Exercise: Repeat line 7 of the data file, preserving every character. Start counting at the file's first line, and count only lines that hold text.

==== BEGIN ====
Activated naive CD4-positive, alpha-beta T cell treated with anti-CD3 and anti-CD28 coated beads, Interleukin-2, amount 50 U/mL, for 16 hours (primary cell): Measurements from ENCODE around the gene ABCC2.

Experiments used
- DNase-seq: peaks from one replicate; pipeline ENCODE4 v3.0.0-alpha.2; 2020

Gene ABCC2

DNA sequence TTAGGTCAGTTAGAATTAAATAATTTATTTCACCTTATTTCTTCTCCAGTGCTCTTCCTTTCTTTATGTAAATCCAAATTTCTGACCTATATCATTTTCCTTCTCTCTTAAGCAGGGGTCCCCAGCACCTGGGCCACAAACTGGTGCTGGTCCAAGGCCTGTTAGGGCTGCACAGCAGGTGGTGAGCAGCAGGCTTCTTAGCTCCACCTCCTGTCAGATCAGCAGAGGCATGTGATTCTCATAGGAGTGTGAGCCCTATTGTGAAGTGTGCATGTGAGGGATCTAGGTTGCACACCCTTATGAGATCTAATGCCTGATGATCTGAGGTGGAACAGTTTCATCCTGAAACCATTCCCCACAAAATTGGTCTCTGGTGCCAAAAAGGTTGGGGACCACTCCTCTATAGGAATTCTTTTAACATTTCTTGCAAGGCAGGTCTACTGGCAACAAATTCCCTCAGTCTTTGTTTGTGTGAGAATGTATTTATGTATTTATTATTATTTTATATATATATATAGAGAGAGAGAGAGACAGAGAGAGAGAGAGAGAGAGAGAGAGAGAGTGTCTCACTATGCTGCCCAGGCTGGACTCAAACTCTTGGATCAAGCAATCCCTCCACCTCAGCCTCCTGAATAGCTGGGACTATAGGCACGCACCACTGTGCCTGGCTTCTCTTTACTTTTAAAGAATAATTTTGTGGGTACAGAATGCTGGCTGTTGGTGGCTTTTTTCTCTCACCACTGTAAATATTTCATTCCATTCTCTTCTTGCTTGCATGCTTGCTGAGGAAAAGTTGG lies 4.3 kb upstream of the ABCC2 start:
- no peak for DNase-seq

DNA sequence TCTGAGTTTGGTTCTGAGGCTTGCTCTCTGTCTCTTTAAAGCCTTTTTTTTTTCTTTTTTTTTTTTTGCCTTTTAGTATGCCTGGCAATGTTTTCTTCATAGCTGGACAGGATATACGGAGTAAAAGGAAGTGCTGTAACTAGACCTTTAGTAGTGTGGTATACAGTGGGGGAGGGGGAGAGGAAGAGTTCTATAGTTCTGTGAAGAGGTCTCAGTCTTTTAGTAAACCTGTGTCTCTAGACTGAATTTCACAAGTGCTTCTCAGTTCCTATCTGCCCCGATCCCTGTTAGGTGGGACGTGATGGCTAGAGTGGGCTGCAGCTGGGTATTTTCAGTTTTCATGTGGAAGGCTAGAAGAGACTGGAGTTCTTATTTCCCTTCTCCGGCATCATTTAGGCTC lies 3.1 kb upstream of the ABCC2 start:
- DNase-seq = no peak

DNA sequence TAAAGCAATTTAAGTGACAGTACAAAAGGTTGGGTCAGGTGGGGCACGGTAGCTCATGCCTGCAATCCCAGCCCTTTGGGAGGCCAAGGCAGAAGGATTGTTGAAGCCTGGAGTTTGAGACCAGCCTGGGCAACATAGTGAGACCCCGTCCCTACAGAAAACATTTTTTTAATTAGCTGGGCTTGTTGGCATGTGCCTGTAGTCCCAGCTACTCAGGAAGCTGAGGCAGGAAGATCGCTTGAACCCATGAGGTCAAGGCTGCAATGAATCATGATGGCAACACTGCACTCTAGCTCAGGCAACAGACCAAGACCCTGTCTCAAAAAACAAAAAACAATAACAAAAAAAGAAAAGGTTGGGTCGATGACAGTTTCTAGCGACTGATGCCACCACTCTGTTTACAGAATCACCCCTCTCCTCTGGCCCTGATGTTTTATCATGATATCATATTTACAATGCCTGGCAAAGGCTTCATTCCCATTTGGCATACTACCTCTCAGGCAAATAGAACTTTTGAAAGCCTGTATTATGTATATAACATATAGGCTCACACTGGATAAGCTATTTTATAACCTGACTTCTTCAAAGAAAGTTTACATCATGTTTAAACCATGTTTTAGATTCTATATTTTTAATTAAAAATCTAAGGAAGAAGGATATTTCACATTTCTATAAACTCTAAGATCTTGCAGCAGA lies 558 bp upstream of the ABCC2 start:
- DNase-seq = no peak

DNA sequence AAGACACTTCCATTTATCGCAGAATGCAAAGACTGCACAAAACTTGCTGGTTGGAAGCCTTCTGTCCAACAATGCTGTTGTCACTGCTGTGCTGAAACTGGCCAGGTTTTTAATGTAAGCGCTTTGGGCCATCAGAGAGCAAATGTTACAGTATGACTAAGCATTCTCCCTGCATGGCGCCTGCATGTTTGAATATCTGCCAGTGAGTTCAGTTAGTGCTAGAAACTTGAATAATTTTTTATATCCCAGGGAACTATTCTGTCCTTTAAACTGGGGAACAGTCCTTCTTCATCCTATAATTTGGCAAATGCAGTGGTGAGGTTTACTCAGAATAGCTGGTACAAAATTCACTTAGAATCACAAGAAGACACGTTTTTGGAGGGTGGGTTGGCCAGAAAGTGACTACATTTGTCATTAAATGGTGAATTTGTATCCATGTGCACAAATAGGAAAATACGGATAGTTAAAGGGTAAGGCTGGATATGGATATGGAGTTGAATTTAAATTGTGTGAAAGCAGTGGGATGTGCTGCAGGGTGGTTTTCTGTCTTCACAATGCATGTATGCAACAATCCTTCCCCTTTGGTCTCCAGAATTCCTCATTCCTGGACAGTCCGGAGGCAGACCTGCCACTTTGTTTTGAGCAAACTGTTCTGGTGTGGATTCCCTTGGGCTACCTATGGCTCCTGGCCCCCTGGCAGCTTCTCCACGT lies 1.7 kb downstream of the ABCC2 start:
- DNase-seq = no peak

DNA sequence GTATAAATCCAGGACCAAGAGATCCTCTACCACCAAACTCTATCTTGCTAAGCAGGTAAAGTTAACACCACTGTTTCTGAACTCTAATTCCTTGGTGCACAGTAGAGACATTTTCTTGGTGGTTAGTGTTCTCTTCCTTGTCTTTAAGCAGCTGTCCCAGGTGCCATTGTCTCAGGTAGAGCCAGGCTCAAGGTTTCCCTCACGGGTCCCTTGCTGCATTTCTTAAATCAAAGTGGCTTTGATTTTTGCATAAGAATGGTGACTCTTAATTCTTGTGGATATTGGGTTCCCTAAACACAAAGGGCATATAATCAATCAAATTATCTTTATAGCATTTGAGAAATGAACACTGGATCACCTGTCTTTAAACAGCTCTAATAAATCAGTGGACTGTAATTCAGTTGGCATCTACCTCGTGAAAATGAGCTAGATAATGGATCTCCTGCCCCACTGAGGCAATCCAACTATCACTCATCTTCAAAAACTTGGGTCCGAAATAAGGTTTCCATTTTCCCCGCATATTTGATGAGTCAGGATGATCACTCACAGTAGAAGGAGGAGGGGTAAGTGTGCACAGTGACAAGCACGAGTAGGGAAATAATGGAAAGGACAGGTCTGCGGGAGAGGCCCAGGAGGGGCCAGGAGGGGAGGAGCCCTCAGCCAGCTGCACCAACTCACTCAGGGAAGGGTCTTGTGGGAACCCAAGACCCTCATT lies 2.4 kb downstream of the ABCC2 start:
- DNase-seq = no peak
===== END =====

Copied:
DNA sequence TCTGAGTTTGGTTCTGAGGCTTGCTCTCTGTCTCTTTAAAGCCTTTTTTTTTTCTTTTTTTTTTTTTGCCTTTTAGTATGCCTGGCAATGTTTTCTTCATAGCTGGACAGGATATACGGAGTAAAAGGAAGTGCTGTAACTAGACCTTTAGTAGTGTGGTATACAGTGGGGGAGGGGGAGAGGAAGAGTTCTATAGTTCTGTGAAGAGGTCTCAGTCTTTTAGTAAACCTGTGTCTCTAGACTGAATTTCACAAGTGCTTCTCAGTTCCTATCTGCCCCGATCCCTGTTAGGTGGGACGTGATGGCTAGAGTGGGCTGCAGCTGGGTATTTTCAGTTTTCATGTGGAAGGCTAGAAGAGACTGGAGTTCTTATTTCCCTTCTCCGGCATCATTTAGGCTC lies 3.1 kb upstream of the ABCC2 start: